Religion, Sport, and Play Print

Call for Proposals

This Group invites papers that consider the interstices of religion, sport, and morality. Papers may address questions such as: Why is sport so often the site for discussions of values, character, and ethical behavior? Are athletes or sports professionals who engage in doping, gambling, or certain sexual behaviors held to a particularly high standard of conduct? How do religious concepts such as “sin” or “corruption” influence our approach to or attitudes about public perceptions of athletic misconduct? What are the cultural or social ramifications of focusing on sport as a site of morality/immorality? How is moral conduct in sport or play assessed differently across the lifespan (e.g. childhood games, university life, amateur athletics, and professional sports)? We welcome papers that explore ways that critics of sport employ moral language to critique and dismiss sport — characterizing it as violent, bourgeois, or exploitive — as well as proposals that address other related questions. We encourage papers that use historical or contemporary cases, a range of disciplinary perspectives, and draw from diverse religious traditions. We will also consider papers session or roundtable proposals and papers on other topics related to religion, sport, and play.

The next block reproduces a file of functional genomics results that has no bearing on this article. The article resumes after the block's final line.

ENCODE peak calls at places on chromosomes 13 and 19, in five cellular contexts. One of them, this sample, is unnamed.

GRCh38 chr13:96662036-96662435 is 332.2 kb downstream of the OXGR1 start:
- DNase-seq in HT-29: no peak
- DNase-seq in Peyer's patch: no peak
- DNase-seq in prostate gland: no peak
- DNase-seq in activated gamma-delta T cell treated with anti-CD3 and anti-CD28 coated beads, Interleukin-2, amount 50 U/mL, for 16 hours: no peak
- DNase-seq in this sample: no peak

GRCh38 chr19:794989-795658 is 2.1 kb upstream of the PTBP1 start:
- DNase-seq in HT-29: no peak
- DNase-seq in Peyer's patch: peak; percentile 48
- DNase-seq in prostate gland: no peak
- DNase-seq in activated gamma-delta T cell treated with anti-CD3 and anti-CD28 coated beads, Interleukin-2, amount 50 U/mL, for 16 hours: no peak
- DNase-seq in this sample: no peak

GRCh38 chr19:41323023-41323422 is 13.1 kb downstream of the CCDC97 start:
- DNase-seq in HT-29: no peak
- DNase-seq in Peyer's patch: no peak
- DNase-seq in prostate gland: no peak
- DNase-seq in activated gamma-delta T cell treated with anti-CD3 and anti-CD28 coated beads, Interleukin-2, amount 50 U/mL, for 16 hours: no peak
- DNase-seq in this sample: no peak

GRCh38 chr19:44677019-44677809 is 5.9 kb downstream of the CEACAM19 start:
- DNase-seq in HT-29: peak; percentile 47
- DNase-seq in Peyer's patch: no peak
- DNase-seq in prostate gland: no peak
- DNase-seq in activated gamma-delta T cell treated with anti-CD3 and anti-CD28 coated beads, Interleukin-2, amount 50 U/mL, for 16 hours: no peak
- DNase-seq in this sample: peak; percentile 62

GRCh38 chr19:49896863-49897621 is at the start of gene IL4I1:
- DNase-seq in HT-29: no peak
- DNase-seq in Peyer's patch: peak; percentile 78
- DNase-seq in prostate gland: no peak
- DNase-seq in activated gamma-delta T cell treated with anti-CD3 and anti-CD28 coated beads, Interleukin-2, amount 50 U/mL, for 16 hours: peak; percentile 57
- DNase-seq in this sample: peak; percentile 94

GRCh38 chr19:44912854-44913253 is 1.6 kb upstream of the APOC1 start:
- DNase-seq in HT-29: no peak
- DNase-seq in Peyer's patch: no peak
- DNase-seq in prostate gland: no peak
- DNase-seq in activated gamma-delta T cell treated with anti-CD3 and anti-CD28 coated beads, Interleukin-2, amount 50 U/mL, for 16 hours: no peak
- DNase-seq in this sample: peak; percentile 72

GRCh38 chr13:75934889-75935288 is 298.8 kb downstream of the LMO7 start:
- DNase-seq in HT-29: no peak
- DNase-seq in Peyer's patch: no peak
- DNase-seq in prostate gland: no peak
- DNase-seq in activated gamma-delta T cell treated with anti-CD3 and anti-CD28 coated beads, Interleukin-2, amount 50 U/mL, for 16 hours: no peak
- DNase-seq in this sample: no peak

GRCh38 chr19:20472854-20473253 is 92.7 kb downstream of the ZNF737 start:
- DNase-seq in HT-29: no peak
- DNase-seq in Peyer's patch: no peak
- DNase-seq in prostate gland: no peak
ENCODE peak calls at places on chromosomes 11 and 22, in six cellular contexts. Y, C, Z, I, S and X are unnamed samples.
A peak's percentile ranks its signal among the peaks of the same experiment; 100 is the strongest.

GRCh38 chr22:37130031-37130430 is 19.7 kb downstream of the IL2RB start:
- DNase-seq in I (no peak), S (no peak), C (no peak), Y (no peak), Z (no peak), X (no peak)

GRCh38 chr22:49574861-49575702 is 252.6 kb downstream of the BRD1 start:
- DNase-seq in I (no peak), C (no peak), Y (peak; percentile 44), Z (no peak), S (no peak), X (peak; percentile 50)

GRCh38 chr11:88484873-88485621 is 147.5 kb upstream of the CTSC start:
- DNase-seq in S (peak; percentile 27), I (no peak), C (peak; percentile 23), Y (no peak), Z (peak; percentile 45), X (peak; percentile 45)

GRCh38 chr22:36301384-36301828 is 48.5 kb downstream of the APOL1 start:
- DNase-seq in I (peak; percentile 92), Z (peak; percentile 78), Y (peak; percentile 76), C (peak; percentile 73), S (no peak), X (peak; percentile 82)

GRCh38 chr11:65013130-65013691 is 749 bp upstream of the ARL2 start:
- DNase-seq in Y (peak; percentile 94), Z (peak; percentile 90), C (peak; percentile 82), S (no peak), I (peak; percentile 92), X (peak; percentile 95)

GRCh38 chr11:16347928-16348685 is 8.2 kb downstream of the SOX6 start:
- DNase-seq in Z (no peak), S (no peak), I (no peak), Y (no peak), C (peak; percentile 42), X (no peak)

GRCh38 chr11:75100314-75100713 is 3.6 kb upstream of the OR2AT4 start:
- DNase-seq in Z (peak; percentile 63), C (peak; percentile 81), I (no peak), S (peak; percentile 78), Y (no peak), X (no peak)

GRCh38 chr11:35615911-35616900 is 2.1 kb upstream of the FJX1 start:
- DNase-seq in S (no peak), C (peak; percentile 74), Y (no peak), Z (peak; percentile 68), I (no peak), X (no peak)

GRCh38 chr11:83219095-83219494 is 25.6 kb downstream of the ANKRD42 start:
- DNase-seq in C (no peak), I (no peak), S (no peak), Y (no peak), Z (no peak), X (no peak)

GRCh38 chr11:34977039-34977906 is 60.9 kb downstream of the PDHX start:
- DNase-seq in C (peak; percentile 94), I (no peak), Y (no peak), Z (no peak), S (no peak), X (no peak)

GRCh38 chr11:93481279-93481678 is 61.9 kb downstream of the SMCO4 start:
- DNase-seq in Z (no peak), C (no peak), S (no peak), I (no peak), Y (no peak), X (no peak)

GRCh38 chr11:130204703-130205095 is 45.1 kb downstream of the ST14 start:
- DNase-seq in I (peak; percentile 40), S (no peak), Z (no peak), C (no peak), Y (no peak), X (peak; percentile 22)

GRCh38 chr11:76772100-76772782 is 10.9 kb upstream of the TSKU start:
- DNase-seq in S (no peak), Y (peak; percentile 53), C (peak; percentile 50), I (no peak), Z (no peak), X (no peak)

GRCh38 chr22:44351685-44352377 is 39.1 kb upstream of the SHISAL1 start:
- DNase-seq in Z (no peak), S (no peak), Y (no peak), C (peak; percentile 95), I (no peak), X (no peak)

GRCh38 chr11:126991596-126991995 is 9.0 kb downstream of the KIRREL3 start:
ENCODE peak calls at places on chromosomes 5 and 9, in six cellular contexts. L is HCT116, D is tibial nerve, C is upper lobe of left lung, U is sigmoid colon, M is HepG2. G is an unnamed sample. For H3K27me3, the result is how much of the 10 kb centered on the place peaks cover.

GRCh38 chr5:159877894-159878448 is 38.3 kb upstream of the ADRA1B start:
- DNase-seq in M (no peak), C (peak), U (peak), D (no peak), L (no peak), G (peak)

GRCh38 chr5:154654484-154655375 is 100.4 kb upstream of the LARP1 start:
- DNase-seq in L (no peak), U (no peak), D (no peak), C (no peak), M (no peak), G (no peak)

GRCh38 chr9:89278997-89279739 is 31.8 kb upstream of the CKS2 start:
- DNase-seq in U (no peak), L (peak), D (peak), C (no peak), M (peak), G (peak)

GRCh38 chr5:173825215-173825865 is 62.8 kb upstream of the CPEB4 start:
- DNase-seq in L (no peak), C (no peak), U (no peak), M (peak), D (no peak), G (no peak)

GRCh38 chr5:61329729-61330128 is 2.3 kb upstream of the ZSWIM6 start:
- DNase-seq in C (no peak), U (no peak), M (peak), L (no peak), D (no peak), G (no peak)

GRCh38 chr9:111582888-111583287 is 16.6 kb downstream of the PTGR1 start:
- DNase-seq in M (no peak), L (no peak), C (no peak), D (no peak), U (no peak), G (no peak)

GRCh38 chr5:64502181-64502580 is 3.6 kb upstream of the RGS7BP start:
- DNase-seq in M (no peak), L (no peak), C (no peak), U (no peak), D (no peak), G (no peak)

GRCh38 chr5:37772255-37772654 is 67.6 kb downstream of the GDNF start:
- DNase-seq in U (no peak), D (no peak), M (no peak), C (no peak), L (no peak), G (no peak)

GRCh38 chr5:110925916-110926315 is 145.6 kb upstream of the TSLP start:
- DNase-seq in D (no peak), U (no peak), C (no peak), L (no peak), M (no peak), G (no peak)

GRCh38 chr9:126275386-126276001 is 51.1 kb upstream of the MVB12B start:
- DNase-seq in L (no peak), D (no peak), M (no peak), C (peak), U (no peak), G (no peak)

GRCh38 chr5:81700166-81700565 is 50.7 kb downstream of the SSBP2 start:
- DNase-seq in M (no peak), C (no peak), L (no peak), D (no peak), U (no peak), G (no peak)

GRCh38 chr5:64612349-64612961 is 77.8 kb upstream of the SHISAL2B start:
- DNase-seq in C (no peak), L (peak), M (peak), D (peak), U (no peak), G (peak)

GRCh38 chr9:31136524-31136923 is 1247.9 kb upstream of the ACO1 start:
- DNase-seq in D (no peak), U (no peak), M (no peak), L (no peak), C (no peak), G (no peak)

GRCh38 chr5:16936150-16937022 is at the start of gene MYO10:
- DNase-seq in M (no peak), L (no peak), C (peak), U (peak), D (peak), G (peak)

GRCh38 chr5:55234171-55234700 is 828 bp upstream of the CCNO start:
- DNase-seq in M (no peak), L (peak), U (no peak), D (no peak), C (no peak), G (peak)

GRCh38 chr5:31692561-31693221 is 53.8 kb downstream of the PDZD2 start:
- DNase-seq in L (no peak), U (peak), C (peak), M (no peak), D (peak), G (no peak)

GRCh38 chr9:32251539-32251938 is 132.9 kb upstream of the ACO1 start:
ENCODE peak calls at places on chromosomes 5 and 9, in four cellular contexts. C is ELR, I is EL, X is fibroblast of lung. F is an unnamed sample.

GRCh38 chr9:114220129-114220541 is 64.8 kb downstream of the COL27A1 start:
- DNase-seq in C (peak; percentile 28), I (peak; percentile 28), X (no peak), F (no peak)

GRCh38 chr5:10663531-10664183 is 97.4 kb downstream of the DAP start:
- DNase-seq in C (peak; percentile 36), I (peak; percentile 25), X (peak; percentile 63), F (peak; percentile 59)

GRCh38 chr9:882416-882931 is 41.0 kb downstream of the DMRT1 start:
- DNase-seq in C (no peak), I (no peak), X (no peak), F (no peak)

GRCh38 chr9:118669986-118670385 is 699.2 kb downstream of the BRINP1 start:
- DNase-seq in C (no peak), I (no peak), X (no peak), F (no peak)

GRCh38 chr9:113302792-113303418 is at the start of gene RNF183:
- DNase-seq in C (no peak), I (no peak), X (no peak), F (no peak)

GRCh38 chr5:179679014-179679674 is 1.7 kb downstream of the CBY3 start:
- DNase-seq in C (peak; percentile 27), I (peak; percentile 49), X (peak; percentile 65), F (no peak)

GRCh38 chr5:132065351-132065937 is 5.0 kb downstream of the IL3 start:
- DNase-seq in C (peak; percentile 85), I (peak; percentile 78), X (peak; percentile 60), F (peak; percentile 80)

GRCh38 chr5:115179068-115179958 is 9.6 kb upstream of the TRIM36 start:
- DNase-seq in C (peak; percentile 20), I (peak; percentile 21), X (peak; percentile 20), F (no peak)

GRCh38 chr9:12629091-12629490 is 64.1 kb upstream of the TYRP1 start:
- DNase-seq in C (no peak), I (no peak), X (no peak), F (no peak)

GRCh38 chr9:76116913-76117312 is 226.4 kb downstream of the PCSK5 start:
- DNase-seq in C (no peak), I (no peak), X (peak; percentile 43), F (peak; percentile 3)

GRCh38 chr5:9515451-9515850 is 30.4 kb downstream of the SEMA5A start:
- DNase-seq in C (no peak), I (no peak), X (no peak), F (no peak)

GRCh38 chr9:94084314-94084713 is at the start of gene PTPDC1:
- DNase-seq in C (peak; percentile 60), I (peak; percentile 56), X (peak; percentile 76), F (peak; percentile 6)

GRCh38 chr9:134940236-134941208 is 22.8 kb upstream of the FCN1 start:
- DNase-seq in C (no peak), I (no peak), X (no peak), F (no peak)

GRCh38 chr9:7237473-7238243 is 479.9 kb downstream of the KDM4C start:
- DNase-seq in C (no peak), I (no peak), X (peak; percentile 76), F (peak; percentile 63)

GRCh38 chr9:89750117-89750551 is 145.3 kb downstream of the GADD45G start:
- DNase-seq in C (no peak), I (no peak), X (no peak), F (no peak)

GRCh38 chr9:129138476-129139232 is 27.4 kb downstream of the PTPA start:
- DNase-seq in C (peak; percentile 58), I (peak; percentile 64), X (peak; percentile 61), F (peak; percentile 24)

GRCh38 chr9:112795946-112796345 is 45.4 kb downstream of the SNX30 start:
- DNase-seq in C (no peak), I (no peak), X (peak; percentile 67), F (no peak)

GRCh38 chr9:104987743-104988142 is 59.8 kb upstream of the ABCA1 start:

This Group provides an opportunity for scholars to engage in the emerging research at the intersection of religion and sport, games, and play. We are interested in examining these topics across broad geographical areas, religious traditions, and historical eras. We encourage critical reflection regarding relationships of religious institutions to sport, play, and games; theological and spiritual experiences of participants and spectators invested in these activities; and the cross-cultural applicability of the received categories themselves.

Anonymity of Review Process

Proposer names are anonymous to Chairs and Steering Committee members during review, but visible to Chairs prior to final acceptance or rejection.


Rebecca Alpert
Temple University
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Eric Bain-Selbo
Western Kentucky University
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Method of Submission